Modern Bodhisattva’s Way of Life: Why do we get most angry at those we love?

(6.66) Embodied beings are harmed
By both animate and inanimate objects;
So why become angry only with animate ones?
We should be patient with both types of harm.

When there is bad weather, or some device isn’t working properly, we don’t get angry at the weather or the device.  We might be frustrated, but we realize the futility of getting angry at inanimate things.  It’s not the weather’s fault it is bad, it just is.  We don’t get mad at our device because we know it will make no difference, though we might get mad at whoever made the device.  The point is we can see in our life that we don’t get angry – or at least not as angry – at inanimate things as we do animate ones. 

Yet, generally we find it more difficult to be patient with people. I believe we are particularly impatient with people who are closest to us, especially our family.  On the surface it is odd that we usually get more angry at those we love the most.  I believe this comes from three factors.  First, we expect more from our family, so they fail to meet our expectations more easily.  Second, we tend to take out our frustrations on those we know are more likely to forgive us or who are kindest to us.  And third, because we spend more time with our family, so their behavior is a slight irritant at first and absolutely intolerable after the 37th time! 😊

We also tend to get most angry at our family during the holiday season.  During the holidays, we have this unrealistic expectation that everything go perfectly, and so life’s minor annoyances are seen as a much bigger deal.  We also have higher expectations of others, thinking because it is the holidays they should be on better behavior, but delusions know no calendar.  In particular, it is very easy to expect gratitude around the holidays.  We work so hard to create a good experience for everyone, and they inevitably complain or focus on what is wrong.  The truth is all of this is normal.  As a general rule, we should expect problems, difficulties, and inconveniences.  That is the norm.  If we are at peace with this fact – it is the nature of samsara, after all – then when these things happen it won’t be a problem because we don’t expect it to be any different.

We make great effort to gather family and friends around us and then we become angry with them when they don’t act according to our wishes.  That’s terrible.  A bodhisattva doesn’t need others to change at all.  He accepts others as completely perfect just the way they are.  Because he doesn’t need people to change for his own purposes, he is able to accept others and help them according to their wishes.  Others will be unhappy, deluded, and grumpy.  So why should that be a problem for us?  It is just another opportunity for us to practice Dharma.  Somebody with the mind of patient acceptance doesn’t need others to act in any particular way – we can accept them as they are.  This doesn’t mean we shouldn’t respond normally or stop them from harming others if we can.  The point is we don’t get angry with them because we don’t expect it to be any different and because we view their behavior as an opportunity for us to train.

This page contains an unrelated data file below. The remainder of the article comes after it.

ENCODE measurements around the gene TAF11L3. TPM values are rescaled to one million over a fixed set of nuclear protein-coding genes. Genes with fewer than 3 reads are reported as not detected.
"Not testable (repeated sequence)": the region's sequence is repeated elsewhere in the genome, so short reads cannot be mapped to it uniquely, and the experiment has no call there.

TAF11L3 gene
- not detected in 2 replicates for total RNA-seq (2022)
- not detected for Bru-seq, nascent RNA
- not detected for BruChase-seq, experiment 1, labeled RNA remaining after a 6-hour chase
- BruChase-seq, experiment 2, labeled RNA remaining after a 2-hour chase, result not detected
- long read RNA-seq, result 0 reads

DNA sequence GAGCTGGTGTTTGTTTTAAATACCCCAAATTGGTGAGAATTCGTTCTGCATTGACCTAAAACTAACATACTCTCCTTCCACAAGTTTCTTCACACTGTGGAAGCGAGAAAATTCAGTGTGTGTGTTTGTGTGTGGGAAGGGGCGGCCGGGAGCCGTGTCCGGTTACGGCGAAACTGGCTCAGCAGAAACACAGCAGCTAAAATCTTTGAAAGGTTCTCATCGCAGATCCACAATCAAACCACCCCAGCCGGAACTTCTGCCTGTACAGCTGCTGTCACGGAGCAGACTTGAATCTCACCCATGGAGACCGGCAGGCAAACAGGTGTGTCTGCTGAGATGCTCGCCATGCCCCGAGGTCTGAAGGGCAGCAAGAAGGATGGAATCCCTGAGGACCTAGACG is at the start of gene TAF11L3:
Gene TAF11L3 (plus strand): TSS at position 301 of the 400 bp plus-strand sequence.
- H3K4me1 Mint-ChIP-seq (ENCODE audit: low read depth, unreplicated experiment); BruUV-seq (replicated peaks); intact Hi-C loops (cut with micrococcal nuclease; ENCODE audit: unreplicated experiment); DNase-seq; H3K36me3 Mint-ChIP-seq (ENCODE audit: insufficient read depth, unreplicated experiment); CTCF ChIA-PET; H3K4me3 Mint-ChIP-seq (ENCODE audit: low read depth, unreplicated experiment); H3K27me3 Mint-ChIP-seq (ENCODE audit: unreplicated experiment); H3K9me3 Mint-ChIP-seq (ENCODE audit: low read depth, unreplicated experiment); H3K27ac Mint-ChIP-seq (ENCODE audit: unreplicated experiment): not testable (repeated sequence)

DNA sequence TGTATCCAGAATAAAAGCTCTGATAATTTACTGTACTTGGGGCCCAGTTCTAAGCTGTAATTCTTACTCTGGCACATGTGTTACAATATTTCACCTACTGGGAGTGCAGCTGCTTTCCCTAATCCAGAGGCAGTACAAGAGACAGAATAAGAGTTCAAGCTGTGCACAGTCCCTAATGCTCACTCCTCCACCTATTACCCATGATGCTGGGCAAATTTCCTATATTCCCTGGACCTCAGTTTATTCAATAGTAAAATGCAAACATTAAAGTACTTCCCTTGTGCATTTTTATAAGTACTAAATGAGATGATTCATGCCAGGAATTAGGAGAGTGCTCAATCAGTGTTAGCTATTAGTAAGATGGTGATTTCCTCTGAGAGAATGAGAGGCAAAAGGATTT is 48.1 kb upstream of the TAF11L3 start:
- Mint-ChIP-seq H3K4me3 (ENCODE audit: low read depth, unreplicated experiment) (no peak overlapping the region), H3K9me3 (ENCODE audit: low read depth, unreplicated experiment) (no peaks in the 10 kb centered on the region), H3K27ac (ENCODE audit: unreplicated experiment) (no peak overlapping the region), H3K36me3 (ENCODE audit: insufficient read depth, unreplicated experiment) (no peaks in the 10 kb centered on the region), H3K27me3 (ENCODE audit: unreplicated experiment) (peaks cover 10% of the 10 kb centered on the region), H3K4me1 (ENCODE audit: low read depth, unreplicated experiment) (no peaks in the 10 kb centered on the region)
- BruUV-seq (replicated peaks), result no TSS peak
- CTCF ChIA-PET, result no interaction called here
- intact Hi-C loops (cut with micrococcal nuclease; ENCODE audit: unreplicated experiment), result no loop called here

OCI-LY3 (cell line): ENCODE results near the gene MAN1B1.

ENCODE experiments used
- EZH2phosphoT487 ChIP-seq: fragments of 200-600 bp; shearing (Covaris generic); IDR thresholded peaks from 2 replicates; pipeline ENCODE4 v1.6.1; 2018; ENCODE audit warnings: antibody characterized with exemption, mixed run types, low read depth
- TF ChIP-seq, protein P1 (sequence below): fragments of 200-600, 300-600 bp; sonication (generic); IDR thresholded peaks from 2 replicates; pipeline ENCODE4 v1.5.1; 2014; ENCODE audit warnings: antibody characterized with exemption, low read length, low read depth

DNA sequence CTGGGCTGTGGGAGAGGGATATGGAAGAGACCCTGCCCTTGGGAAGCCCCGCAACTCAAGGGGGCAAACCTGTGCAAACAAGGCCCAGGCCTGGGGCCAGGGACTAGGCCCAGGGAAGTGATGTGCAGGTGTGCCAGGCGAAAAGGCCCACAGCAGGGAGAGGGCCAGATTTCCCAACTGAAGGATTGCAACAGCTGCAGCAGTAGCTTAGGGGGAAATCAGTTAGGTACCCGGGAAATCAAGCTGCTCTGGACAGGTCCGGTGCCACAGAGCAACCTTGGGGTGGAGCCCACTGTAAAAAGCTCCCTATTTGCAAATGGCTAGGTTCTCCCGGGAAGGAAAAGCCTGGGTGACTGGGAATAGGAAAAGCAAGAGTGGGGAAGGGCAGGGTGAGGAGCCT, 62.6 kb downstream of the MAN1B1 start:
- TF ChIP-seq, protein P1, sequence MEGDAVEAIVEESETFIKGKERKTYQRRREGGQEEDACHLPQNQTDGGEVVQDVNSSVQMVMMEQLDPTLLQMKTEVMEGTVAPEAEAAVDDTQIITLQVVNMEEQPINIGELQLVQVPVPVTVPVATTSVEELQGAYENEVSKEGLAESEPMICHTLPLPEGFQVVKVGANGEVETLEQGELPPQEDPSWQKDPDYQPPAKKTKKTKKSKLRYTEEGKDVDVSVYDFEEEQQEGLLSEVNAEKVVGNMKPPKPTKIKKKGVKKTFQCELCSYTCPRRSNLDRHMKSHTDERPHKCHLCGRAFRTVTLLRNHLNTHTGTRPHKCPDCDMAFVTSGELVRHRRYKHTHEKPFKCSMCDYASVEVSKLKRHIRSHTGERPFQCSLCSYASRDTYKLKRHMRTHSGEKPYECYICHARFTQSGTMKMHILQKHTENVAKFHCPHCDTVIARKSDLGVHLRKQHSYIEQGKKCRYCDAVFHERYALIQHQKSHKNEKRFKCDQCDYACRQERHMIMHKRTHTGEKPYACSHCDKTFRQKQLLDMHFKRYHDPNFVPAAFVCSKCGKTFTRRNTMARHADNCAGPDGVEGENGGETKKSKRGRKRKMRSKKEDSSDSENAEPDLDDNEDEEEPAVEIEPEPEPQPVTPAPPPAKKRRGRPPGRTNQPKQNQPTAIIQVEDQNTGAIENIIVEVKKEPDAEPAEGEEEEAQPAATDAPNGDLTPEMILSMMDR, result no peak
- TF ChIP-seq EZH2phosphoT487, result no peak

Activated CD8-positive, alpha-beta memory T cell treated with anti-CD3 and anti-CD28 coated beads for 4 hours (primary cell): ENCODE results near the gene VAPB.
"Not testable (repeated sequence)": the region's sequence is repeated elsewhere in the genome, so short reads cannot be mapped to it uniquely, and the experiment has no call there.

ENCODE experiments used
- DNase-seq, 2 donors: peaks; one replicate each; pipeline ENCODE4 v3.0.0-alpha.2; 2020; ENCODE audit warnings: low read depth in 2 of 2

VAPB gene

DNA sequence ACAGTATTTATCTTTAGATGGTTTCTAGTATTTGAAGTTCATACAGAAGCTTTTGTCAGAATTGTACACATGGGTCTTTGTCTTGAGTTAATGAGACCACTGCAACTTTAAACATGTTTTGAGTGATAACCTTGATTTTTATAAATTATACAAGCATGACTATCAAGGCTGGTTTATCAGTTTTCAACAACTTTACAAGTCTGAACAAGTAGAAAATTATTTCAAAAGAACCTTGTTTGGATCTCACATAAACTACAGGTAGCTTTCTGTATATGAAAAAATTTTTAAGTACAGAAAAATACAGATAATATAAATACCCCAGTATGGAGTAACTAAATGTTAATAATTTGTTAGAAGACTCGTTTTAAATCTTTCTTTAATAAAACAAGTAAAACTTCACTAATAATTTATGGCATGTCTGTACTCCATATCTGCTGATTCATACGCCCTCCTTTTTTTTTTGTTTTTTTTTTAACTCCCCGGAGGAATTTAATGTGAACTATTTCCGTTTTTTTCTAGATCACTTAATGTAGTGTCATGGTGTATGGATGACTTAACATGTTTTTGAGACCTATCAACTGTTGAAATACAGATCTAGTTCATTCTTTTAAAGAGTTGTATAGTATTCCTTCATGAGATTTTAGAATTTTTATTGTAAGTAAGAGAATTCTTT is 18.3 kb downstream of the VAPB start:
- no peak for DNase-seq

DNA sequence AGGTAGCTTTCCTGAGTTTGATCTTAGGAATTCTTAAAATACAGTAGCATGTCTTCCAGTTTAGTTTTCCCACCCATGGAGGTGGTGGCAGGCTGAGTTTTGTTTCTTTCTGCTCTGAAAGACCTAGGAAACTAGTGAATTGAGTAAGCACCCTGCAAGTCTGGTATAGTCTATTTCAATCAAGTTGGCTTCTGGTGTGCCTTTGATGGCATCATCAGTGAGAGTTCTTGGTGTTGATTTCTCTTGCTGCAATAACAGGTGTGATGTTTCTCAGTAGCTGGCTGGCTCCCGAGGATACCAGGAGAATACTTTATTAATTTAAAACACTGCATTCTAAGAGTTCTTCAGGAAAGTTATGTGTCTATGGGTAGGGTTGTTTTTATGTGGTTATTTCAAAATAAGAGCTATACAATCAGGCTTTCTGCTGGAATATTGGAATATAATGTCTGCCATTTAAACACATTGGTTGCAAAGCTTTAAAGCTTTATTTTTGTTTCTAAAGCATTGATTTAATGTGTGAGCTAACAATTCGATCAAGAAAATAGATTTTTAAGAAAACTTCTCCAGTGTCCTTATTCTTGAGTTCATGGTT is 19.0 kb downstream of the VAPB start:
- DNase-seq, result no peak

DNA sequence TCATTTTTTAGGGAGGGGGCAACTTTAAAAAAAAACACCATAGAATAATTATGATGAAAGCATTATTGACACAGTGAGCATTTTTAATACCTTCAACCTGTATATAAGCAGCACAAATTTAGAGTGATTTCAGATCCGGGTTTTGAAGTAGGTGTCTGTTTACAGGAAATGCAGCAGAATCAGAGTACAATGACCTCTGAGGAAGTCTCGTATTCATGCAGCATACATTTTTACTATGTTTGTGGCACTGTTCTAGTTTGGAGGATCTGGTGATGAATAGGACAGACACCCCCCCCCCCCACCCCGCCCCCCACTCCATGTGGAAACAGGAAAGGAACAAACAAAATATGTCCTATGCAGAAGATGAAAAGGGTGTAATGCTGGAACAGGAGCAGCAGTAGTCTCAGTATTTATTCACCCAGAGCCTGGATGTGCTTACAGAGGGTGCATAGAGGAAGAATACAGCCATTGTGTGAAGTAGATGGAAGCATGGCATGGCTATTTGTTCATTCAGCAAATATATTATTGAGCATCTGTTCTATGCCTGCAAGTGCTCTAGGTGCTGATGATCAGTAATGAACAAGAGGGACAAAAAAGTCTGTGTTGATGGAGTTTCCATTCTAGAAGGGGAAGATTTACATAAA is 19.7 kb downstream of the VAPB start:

As well we need to take into account, seriously take into account, the capacity of the people around us.  We shouldn’t take into account only what needs to be done, but also the karma and capacity of the people around.  If we don’t accept the karma in play, we can easily expect more than is possible and become angry when it doesn’t happen.  By listening to others, we can come to know where they are coming from, and in this way find the balance between encouraging them and expecting too much from them.  We have the Dharma and have been practicing for many years, yet we still get upset and deluded.  How much harder is it for somebody who doesn’t have the Dharma and hasn’t been training?  We don’t expect a baby to be able to lift up a couch, yet we expect others to be able to emotionally lift up their mind when life gets difficult for them.  That’s not fair. 

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